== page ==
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ABCNEWS VideoSource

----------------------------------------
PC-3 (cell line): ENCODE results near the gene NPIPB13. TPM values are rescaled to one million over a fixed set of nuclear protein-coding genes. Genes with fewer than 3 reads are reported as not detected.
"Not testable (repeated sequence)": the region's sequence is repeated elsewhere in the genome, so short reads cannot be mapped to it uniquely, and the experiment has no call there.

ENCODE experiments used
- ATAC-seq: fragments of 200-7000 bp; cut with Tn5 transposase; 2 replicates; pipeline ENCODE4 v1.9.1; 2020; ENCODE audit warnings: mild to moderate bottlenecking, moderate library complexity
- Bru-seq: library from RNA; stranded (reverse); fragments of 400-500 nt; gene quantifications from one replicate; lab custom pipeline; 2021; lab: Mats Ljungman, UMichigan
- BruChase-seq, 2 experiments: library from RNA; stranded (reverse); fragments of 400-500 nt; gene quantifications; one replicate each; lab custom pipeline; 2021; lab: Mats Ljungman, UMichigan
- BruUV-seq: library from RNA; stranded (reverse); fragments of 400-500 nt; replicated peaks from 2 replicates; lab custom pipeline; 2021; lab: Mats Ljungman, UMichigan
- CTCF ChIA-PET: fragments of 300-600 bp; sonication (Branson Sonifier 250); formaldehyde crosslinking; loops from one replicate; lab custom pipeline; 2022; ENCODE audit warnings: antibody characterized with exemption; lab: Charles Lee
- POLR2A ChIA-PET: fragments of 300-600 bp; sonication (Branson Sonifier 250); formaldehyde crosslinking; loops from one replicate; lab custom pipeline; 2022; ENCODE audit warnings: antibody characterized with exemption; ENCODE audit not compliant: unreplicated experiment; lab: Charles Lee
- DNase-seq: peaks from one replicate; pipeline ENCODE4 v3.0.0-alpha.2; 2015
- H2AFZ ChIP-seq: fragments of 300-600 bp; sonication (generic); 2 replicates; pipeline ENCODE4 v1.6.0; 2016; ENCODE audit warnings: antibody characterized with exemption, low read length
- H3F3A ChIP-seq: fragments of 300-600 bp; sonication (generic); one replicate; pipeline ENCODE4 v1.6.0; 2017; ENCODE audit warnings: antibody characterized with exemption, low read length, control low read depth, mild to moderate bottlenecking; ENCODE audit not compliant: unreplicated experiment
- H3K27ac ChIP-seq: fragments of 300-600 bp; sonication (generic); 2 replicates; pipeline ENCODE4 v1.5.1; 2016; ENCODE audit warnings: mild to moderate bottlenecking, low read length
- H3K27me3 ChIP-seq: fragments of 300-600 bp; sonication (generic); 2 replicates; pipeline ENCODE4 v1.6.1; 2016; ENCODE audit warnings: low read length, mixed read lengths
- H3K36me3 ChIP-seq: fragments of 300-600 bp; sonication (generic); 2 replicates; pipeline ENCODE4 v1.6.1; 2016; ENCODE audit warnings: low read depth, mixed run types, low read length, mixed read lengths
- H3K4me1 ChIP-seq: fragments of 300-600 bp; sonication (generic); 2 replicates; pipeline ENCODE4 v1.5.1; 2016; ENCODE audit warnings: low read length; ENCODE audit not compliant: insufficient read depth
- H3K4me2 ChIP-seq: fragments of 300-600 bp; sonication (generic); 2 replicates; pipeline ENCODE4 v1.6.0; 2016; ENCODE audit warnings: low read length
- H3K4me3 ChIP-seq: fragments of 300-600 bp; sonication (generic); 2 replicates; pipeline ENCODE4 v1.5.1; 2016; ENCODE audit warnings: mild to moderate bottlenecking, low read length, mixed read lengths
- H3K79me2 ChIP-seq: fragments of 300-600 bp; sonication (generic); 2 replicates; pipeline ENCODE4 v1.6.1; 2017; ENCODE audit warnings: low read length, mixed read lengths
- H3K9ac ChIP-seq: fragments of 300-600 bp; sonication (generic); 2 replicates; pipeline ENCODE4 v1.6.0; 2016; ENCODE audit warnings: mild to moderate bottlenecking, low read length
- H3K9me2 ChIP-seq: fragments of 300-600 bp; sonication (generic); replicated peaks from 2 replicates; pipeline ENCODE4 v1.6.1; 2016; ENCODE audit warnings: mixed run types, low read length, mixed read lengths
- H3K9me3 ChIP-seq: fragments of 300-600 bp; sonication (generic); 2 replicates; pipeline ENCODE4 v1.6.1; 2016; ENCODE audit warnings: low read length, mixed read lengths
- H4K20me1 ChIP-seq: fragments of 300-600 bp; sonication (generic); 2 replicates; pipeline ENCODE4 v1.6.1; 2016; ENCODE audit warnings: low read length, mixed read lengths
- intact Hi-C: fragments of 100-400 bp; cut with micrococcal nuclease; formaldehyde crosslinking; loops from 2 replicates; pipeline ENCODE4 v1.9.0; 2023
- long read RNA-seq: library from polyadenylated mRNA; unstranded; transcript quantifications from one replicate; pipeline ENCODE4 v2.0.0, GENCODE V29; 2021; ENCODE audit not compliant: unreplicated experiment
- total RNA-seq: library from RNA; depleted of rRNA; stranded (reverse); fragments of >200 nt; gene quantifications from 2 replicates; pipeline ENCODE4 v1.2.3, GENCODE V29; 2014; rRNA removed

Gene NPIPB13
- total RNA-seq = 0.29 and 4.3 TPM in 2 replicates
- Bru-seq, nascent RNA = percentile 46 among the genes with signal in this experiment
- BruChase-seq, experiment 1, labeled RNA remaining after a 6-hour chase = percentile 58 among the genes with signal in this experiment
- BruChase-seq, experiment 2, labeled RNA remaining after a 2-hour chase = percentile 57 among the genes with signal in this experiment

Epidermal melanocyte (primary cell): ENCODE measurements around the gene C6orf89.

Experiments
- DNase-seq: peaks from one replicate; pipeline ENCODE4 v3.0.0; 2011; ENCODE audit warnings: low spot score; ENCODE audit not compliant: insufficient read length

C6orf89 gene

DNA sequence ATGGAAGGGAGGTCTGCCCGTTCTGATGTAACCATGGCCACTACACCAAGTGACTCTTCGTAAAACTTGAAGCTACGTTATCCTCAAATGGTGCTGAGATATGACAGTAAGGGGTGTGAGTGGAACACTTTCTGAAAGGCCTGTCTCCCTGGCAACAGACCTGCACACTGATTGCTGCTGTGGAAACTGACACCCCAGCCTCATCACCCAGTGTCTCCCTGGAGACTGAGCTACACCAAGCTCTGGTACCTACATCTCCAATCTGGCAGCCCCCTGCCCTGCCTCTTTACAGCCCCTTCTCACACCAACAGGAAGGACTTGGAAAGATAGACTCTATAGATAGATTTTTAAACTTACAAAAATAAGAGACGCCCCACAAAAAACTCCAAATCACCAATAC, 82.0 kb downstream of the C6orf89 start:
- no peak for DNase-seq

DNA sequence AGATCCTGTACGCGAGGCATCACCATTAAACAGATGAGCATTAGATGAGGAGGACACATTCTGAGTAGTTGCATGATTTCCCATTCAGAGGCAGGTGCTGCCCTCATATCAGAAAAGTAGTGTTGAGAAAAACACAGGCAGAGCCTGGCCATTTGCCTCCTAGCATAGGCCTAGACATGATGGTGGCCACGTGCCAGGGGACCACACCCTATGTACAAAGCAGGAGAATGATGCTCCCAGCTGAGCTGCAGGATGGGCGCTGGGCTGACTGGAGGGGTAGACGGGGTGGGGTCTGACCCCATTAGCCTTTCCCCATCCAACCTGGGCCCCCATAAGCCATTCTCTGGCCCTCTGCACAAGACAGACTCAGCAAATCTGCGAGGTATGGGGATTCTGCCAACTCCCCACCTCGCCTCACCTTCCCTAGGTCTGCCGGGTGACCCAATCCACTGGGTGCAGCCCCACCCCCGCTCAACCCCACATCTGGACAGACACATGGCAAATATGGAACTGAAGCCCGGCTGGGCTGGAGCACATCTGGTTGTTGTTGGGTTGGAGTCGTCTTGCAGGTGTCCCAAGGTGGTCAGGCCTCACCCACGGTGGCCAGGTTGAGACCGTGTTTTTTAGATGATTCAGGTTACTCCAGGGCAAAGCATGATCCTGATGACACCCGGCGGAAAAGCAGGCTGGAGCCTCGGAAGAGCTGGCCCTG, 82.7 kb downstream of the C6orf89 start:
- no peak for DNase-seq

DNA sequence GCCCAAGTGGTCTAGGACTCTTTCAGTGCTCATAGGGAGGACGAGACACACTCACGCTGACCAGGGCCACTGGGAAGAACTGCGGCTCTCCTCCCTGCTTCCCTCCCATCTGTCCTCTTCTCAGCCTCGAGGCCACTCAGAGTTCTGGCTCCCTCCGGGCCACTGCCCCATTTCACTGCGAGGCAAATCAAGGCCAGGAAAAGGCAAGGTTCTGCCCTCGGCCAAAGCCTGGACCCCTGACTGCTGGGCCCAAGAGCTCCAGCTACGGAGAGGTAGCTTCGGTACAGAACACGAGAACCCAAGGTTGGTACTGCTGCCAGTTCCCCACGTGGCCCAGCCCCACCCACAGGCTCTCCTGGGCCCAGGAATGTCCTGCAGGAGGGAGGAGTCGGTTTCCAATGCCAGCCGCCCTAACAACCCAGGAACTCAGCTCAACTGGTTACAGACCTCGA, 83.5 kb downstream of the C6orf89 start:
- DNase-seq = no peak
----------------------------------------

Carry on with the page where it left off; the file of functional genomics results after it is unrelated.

TAPE_NUMBER: EF00/0422 IN_TIME: 20:40:55 - 21:42:33 LENGTH: 02:32 SOURCES: Shots 1-4, 7-8 = NYSE, the rest = APTN RESTRICTIONS: All No Access Internet FEED: VARIOUS (THE ABOVE TIME-CODE IS TIME-OF-DAY) SCRIPT: English/Nat Stocks plummeted in heavy trading on Friday - with the Dow industrials down a record 616 points and the Nasdaq composite index also taking a record fall of 356 points - as inflation jitters extended Wall Street's selling spree. The Dow Jones industrial average, which fell 201 points on Thursday, at one point tumbled an additional 722 points before coming back somewhat in the final minutes. A government report of an unexpectedly strong rise in consumer prices in March only added to Wall Street's unease. Wall Street's best-known indicator closed down 616.23, or 5.6 percent, at 10,307.32, according to preliminary figures. That surpassed the previous record one-day drop of 554.26 points of Oct. 27, 1997, but was far from a record decline in percentage terms. The slide on Friday left the blue-chip index down 12 percent from its Jan. 14 record of 11,722.98. The Nasdaq composite index didn't fare any better, tumbling 356.74, or by 9.7 percent, to 3,320.04 at the close, according to early calculations, dropping deeper into bear- market territory. SOUNDBITE: (English) "Today is a historic day in the sense that you don't get many crash-type days. We haven't had one of severe magnitude since 1987, of this size. It's a historic day in the sense that you look for certain characteristics of a big drop in the market - illiquidity, stocks just dropping because there's no buyers, it doesn't occur very often." SUPER CAPTION: Barry Hyman, Market Analyst, Ehrenkrantz King Nussbaum Inc. The Nasdaq already had plunged or 17 percent in the first four days of this week, and with the latest decline, the technology-focused average was off 34 percent from its March 10 record of 5,048.62. A bear market is considered a sustained drop of more than 20 percent. Trading volume exceeded two billion shares on the Nasdaq Stock Market and surpassed 1 billion shares on the New York Stock Exchange. Analysts say the most fundamental reason for the drop in high-tech stocks is a growing sense that investors pushed those issues too far last year, when the Nasdaq rose an unprecedented 86 percent. The frenzy for technology stocks gave many young, unproven companies market values they did not yet deserve. But many market watchers were still optimistic that this is only a minor setback, and that technology stocks will continue to drive up world markets. SOUNDBITE: (English) "I think - I don't want to say brainwashing - but I think technology is driving the economy at this point in time, and people are confident that technology is just going to keep advancing, so - I think it's a good thing. I really do. I think we're the market leaders in the world for technology, and I'm betting that we'll be number one going forward." SUPER CAPTION: Ed Wachowicz (Voxpop) A government report on Friday morning of an unexpectedly strong rise in consumer prices in March added to Wall Street's unease. The figures rekindled worries that the Federal Reserve not only would raise interest rates again, but might be more aggressive in trying to cool down the economy. The Fed has raised rates five times since June, each time by a quarter-point in borrowing charges. This has prompted pessimists to warn against investors who are searching for bargains against buying into the market after Thursday's drop. SOUNDBITE: (English) "We heard the repetitive story of, you know, the market goes down, you have to buy. And I think it's irresponsible and it's dangerous. I mean, the investors have been kind of programmed with this mentality, yet we're sitting on an economic situation and a stock market certainly that's the most overvalued by any comparison." SUPER CAPTION: Mike Norman, Publisher "Economic Contrarian Update" newsletter Markets overseas also were broadly lower: Japan's Nikkei stock average fell about 0.5 percent before trading began on Wall Street. In Europe, where trading ended as Wall Street shares were tumbling, key indexes fell 2.8 percent in Britain, 3.2 percent in France and 3.1 percent in Germany. SHOTLIST: New York, April 14, 2000 NYSE 1. Wide shot, interior NYSE, zoom in to man ringing closing bell 2. Close up electronic board at NYSE 3. Wide shot New York city street, pan up to show big Nasdaq electronic board on street NASDAQ 4. Close up electronic board showing closing level of Nasdaq composite index APTN 5. Interior trading floor Ehrenkrantz King Nussbaum Inc. 6. SOUNDBITE: (English): Barry Hyman, Market Analyst, Ehrenkrantz King Nussbaum Inc. NYSE 7. Close up NYSE electronic board 8. Medium shot traders on floor of NYSE APTN 9. Wide shot exterior Nasdaq market site, pan down to pedestrians on street 10. Close up people looking through window into Nasdaq market site APTN 11. SOUNDBITE: (English): Ed Wachowicz (Voxpop) 12. Wide shot people looking through window into Nasdaq market site 13. SOUNDBITE: (English): Mike Norman, Publisher "Economic Contrarian Update" newsletter 14. Close up Nasdaq electronic board, zoom out to show wide shot of board XFA?